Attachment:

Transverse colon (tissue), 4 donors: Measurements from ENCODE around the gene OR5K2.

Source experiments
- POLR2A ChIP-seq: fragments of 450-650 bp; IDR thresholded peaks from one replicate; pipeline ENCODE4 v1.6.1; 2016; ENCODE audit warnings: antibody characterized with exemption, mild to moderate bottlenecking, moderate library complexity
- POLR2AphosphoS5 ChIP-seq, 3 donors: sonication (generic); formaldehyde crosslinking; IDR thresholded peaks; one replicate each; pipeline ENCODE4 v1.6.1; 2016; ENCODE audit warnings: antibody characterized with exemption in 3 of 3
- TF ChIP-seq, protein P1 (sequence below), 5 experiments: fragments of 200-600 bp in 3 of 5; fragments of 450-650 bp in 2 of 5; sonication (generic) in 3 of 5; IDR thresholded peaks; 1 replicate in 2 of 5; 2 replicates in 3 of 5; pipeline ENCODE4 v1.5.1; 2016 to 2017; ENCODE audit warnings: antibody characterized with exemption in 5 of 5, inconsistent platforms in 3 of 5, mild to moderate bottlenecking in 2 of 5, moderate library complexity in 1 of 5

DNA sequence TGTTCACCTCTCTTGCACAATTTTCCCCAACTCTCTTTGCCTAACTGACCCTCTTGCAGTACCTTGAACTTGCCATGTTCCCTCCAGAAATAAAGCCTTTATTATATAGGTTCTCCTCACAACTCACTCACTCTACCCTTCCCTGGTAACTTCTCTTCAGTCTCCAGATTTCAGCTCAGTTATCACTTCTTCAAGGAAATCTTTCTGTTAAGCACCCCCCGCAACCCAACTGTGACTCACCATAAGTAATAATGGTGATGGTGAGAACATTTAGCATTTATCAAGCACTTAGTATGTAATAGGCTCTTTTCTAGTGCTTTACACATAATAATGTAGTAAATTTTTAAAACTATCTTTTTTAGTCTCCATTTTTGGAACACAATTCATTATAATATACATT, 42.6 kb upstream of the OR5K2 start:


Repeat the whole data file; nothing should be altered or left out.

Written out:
Transverse colon (tissue), 4 donors: Measurements from ENCODE around the gene OR5K2.

Source experiments
- POLR2A ChIP-seq: fragments of 450-650 bp; IDR thresholded peaks from one replicate; pipeline ENCODE4 v1.6.1; 2016; ENCODE audit warnings: antibody characterized with exemption, mild to moderate bottlenecking, moderate library complexity
- POLR2AphosphoS5 ChIP-seq, 3 donors: sonication (generic); formaldehyde crosslinking; IDR thresholded peaks; one replicate each; pipeline ENCODE4 v1.6.1; 2016; ENCODE audit warnings: antibody characterized with exemption in 3 of 3
- TF ChIP-seq, protein P1 (sequence below), 5 experiments: fragments of 200-600 bp in 3 of 5; fragments of 450-650 bp in 2 of 5; sonication (generic) in 3 of 5; IDR thresholded peaks; 1 replicate in 2 of 5; 2 replicates in 3 of 5; pipeline ENCODE4 v1.5.1; 2016 to 2017; ENCODE audit warnings: antibody characterized with exemption in 5 of 5, inconsistent platforms in 3 of 5, mild to moderate bottlenecking in 2 of 5, moderate library complexity in 1 of 5

DNA sequence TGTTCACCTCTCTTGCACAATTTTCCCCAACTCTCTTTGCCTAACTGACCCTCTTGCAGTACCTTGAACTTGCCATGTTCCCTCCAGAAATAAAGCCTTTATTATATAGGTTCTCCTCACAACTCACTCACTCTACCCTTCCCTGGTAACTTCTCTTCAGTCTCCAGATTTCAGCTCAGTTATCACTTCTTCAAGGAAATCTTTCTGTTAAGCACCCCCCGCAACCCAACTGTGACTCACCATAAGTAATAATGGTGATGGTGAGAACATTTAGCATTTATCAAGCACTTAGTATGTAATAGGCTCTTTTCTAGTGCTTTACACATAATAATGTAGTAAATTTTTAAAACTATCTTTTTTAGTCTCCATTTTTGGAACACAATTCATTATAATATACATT, 42.6 kb upstream of the OR5K2 start: